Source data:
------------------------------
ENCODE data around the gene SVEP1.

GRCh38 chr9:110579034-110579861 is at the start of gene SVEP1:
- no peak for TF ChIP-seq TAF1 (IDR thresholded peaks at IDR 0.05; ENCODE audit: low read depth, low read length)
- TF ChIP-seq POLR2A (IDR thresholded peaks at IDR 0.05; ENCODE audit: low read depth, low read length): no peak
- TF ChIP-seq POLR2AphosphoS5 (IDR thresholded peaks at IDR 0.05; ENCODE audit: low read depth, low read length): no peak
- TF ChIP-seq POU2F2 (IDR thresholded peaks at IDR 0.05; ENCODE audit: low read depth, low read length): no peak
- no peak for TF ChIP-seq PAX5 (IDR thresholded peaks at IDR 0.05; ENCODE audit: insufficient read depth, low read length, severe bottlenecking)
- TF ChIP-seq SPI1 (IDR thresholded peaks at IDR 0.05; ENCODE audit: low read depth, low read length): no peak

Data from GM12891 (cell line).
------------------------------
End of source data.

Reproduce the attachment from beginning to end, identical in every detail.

ENCODE data around the gene SVEP1.

GRCh38 chr9:110579034-110579861 is at the start of gene SVEP1:
- no peak for TF ChIP-seq TAF1 (IDR thresholded peaks at IDR 0.05; ENCODE audit: low read depth, low read length)
- TF ChIP-seq POLR2A (IDR thresholded peaks at IDR 0.05; ENCODE audit: low read depth, low read length): no peak
- TF ChIP-seq POLR2AphosphoS5 (IDR thresholded peaks at IDR 0.05; ENCODE audit: low read depth, low read length): no peak
- TF ChIP-seq POU2F2 (IDR thresholded peaks at IDR 0.05; ENCODE audit: low read depth, low read length): no peak
- no peak for TF ChIP-seq PAX5 (IDR thresholded peaks at IDR 0.05; ENCODE audit: insufficient read depth, low read length, severe bottlenecking)
- TF ChIP-seq SPI1 (IDR thresholded peaks at IDR 0.05; ENCODE audit: low read depth, low read length): no peak

Data from GM12891 (cell line).